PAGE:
Mortimer J. Adler Truth is immutable. Men's judgments about what is true or false is quite changing, but the way to, the way to understand the immutability of truth is this: In, in the 17th century, Newton, the greatest physicist that ever lived until Einstein, probably the greatest ever, flatly declares in his Opticks, in his Principia Mathematica, physi-- Philosophiae Naturalis that the atom is indivisible. It was false then. Not until the 20th century do we actually know that the atom was divisible by dividing it. In the -- all previous centuries when all men thought that the atom was indivisible, they were wrong. The truth that the atom is divisible was true then, true now, and it will be true forever. It will never be, never be false.
Studs Terkel Could I try this for size, see what you think, Mortimer, the truth. When Galileo looked through the telescope and saw that Copernicus was right, that the Earth travels around the sun, that he discovered something that we, the Earth is only part of one larger entity.
Studs Terkel Is not the center. Okay. Now we live in 1981. We still maintain that one country, whether it be US or USSR or China by God is it, is what it's about [unintelligible]. Now haven't we come to a truth now where the split atom or the nuclear war which nobody can win, that the only truth is that we're all part of one global village and there is no number one? I'll try that.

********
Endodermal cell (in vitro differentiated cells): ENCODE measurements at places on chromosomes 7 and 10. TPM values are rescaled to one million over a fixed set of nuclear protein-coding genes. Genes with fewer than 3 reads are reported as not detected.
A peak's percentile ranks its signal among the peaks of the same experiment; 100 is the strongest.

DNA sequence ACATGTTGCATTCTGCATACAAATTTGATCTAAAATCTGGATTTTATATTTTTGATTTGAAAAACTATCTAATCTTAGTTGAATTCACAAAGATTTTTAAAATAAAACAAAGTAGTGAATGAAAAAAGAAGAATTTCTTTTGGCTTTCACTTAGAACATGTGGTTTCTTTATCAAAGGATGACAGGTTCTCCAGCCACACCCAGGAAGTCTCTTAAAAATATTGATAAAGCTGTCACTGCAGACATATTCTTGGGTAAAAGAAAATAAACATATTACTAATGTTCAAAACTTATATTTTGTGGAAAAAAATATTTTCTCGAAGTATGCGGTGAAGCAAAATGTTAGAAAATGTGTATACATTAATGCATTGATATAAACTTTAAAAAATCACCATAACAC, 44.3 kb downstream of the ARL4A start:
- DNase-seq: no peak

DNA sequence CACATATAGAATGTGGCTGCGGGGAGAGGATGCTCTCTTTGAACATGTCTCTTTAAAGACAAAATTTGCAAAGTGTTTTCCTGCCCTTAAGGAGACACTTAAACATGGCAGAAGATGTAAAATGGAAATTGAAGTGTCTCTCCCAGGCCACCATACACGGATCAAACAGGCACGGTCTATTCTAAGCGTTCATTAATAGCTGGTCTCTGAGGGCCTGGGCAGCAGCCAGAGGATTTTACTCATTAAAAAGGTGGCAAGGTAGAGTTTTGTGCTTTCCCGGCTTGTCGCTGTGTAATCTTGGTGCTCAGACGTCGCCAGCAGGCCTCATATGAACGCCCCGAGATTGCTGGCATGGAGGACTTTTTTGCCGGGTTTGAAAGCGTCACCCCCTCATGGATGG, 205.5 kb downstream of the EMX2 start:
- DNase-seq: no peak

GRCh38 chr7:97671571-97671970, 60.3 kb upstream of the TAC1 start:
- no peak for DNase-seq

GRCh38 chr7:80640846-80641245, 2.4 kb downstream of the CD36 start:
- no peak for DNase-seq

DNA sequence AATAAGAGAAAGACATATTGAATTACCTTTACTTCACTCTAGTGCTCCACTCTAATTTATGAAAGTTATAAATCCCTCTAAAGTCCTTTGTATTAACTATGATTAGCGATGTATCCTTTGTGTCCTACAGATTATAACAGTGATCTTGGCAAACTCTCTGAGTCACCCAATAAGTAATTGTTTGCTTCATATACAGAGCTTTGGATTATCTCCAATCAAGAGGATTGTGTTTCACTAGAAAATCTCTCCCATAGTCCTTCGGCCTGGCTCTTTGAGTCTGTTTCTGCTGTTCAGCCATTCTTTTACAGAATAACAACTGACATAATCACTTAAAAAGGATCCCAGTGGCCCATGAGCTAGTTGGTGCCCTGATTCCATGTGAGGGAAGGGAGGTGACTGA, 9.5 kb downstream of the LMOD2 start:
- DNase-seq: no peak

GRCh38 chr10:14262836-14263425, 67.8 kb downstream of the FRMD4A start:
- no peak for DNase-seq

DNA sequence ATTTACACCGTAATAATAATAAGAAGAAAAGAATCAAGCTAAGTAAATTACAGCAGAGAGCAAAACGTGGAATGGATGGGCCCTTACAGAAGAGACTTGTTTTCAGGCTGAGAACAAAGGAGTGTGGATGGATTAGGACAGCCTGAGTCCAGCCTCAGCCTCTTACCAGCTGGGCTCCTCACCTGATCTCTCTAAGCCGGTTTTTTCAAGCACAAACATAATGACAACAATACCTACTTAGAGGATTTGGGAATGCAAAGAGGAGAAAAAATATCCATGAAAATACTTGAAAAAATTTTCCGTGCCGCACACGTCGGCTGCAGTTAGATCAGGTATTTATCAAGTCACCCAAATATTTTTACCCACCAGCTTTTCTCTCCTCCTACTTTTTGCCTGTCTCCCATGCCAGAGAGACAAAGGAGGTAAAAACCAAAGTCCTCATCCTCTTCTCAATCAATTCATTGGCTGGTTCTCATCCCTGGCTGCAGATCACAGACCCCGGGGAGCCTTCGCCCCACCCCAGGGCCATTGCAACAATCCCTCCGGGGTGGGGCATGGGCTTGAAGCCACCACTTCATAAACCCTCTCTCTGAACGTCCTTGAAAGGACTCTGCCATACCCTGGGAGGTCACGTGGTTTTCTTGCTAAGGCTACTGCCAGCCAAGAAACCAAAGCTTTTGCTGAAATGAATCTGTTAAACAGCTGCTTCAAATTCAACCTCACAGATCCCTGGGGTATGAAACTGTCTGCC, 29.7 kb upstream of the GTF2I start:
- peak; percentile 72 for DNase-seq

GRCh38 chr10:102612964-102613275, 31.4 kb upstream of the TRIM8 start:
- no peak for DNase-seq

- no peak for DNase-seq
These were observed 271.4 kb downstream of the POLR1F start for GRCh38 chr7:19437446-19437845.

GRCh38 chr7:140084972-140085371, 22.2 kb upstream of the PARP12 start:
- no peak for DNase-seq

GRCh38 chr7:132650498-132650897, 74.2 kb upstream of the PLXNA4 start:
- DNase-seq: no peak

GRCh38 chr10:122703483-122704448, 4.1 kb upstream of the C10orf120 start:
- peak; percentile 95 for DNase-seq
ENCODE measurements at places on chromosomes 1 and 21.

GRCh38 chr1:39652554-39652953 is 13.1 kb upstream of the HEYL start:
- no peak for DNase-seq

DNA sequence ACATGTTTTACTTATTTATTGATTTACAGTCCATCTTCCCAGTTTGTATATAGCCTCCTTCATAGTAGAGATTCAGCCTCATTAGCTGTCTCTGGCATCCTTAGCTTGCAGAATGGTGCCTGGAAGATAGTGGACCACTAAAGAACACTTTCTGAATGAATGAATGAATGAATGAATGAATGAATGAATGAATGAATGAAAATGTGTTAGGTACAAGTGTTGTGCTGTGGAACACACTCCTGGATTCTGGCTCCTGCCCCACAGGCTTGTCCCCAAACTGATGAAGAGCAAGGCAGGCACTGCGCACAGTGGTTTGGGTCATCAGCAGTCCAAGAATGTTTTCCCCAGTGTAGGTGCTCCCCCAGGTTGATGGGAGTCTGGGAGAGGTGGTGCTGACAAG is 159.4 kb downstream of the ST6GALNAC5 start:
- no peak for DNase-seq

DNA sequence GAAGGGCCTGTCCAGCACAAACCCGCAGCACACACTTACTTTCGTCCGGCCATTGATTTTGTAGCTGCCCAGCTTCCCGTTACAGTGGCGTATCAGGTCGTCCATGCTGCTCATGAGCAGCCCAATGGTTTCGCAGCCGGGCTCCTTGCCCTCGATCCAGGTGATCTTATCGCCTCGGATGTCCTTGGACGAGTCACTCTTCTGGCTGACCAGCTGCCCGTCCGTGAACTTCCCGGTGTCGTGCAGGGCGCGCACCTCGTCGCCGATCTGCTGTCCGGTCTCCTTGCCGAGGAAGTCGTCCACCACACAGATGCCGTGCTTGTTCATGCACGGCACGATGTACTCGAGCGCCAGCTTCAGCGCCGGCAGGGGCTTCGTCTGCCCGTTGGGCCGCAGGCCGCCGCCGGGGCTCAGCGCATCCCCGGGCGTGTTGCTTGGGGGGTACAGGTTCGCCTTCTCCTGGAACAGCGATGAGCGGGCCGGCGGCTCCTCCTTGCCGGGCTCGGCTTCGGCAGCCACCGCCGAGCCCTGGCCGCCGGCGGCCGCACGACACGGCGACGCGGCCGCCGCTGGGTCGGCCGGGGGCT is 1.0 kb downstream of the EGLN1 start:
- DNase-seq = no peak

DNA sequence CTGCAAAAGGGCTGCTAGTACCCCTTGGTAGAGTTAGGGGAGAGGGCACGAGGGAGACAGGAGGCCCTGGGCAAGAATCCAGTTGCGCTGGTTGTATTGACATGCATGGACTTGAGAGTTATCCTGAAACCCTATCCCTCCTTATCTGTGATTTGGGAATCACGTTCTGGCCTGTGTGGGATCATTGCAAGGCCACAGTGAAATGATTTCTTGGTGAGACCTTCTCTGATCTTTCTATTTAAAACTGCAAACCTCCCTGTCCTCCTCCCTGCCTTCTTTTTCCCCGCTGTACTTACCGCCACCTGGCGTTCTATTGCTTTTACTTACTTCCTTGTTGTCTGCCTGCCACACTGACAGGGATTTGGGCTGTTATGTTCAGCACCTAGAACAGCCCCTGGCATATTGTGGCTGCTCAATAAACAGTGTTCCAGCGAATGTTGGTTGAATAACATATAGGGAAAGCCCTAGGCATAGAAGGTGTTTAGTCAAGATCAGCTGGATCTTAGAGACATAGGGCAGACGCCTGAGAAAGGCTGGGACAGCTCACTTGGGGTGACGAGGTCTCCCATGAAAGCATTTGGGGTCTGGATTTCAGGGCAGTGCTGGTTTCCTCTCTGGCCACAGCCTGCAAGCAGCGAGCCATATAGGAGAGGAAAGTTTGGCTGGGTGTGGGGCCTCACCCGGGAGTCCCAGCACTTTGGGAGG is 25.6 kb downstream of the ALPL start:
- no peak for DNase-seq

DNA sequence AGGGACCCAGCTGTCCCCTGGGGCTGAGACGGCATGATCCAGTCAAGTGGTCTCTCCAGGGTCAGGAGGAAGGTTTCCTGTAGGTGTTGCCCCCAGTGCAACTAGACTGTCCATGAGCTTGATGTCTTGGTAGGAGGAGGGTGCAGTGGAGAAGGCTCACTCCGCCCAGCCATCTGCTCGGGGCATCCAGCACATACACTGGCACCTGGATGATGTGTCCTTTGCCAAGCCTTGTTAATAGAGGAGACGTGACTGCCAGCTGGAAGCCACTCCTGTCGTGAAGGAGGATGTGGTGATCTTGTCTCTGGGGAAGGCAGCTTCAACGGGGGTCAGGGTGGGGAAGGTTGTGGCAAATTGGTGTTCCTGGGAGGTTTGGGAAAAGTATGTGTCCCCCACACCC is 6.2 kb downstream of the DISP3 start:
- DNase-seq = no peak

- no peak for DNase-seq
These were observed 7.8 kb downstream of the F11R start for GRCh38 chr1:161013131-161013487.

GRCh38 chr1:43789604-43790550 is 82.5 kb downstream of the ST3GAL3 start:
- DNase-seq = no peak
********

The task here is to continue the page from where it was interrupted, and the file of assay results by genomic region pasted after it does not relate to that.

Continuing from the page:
Mortimer J. Adler There's a, I'm, I'm 100 percent with you. Studs, I've been a wor -- one world man even before Wendell Willkie was. I think we are one global village. I think we have, I think for the peace, the prosperity and for the survival of mankind on Earth, for the cure of all our -- most of our problems now are global. Our population problem, our energy problem, our environment problem, our war problem, our economic problem, our, our, our, our energy problem, all of them are global problems, none of which can be solved by national governments. Secondly, the, the good of mankind, I mean -- most, most of the good societies of the way, world, whether they could call them Socialist or Democratic Socialism or Communist makes no difference to me at all. They are all welfare societies in the sense that no one is to be left out. There'll be to be no, no starving, destitute human beings. Well, you can't, you can't run that show and spend the millions on destruction that has involved -- I mean, I mean we, we've got to come to the end of this idiocy of military installations. Russia is just suffering just as much as we are, I assure you. They suffer differently. They don't call it inflation, they call it "No butter. No bread. Bread lines." See? The only solution, and I, I must say I just came back from Athens where I addressed 300 bankers in a, in an international banking association from all over the world, and I tried this out on them, I said, talking about the world, I said, "Don't you agree? You are, you, you, you form an international association here, that you represent the world of -- we know that the world must become one politically and economically, and there is no solution except world federal government now." Surprised to have them not say no! There, there is, that is the answer, it has to be. How it's going to -- it only -- yeah?